The recipes in this chapter introduce the powerful, fast, and
creative graphics capabilities of Visual Basic 2005. They provide
working examples of everything from drawing simple lines to creating charts and simple animations. If you’re coming
from Visual Basic 6.0, you’ll be especially pleased with the powerful
new capabilities of the GDI+ graphics. Several recipes will help you
update your skills by substituting new functionality for the primitive
graphics commands provided by Visual Basic 6.0, such as
Line, Circle, and so on.
You’re just getting started with GDI+ graphics and want to know where to begin.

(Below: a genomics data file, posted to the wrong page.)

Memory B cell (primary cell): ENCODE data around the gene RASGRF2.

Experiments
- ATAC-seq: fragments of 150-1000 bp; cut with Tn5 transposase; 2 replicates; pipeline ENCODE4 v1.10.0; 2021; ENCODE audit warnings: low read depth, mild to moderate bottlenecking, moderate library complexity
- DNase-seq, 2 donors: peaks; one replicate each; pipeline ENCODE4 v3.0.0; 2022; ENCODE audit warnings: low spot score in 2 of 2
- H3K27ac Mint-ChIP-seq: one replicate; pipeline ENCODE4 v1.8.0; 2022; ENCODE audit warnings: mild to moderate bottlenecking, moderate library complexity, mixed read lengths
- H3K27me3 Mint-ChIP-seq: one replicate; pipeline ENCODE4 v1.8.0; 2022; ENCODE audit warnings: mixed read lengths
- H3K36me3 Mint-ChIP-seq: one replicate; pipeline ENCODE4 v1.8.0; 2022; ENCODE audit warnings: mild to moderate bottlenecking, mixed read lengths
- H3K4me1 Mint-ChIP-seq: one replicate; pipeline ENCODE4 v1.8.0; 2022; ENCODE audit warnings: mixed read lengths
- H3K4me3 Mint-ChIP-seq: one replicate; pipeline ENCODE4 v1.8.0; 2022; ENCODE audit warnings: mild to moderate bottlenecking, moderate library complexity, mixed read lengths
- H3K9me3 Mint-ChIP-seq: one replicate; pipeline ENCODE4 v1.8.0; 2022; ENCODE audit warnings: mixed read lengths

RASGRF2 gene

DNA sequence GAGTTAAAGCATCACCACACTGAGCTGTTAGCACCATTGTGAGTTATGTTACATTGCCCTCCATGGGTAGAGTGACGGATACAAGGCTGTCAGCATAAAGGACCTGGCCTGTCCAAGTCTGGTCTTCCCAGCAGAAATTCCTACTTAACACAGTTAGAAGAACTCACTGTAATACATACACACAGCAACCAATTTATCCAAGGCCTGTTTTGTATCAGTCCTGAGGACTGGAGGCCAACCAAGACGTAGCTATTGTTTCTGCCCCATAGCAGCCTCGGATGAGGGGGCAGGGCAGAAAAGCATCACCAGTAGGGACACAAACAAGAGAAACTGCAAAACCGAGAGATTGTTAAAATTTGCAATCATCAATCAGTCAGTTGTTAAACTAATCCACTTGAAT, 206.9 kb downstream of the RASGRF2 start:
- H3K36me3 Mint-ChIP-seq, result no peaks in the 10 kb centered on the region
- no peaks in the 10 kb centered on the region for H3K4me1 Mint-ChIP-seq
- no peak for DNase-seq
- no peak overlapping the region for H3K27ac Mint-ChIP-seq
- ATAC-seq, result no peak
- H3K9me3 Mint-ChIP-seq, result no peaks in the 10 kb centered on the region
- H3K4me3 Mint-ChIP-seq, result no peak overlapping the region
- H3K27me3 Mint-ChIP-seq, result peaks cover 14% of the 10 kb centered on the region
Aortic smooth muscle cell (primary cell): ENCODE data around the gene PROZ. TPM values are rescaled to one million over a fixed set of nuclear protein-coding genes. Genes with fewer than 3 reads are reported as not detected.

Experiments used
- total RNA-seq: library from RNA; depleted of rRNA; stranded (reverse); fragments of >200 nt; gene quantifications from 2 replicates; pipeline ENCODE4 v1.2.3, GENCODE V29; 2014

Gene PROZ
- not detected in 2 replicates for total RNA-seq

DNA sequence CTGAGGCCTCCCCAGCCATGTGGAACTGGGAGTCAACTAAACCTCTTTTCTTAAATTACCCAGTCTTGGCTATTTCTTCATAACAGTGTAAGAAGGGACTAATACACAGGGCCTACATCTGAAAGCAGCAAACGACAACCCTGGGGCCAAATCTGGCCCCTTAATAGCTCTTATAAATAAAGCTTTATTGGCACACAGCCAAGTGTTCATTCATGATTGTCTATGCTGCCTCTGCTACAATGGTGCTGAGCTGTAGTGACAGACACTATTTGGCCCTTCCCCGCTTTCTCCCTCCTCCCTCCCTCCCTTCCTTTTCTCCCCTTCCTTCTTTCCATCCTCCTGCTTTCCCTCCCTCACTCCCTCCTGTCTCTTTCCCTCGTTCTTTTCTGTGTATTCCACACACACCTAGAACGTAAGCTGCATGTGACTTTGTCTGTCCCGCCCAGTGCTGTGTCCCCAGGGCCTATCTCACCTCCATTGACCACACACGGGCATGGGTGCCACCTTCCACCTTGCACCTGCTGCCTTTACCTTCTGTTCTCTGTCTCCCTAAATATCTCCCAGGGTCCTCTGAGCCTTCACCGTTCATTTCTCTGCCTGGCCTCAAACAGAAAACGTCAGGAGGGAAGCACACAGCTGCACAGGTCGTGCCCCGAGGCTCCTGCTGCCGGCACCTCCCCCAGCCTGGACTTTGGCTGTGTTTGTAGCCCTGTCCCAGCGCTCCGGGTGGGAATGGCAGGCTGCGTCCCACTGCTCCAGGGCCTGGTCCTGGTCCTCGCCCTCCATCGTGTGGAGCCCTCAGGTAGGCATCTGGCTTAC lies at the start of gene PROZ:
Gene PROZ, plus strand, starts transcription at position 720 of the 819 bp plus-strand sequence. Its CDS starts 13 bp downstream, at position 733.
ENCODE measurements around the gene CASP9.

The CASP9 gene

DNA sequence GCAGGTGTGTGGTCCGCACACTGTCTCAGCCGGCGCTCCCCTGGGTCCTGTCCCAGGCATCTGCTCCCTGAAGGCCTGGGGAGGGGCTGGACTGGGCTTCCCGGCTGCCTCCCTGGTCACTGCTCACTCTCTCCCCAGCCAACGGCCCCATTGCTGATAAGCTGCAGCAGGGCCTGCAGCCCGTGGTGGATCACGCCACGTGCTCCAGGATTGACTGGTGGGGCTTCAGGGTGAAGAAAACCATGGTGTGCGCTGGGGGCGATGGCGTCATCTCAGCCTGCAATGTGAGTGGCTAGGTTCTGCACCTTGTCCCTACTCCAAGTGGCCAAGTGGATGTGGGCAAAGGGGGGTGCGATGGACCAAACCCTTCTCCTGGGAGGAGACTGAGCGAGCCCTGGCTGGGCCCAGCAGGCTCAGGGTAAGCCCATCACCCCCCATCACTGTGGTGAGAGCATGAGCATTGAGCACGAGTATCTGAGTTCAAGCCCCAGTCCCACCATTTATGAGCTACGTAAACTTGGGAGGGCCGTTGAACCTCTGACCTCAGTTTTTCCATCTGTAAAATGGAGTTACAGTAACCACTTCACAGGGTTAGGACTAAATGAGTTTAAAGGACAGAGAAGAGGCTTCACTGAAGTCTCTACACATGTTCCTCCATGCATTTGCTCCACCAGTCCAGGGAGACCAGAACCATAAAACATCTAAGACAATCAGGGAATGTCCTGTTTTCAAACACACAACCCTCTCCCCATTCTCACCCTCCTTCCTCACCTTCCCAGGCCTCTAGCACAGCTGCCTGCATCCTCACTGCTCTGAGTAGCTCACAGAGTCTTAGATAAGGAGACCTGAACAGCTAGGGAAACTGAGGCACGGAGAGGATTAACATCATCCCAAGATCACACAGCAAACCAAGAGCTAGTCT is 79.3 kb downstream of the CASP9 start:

Sample code folder: Chapter 09\GDIObjects
Always start by defining and creating the fundamental graphics
objects relied upon by all GDI+ graphics methods. These include
colors, pens, fonts, brushes, and of course the
Graphics object itself, the drawing surface
used by all graphics drawing methods.
The sample code in this recipe demonstrates the creation of several graphics-related objects, providing a good starting point for studying some GDI+ fundamentals. We’ll look at the code in sections.
The most common place to put drawing code is in the
Paint event handler for the form or control
on which you will draw:
Private Sub Form1_Paint(ByVal sender As Object, _ ByVal e As System.Windows.Forms.PaintEventArgs) _ Handles Me.Paint
You can draw in other events or methods as well, but you’ll run into ...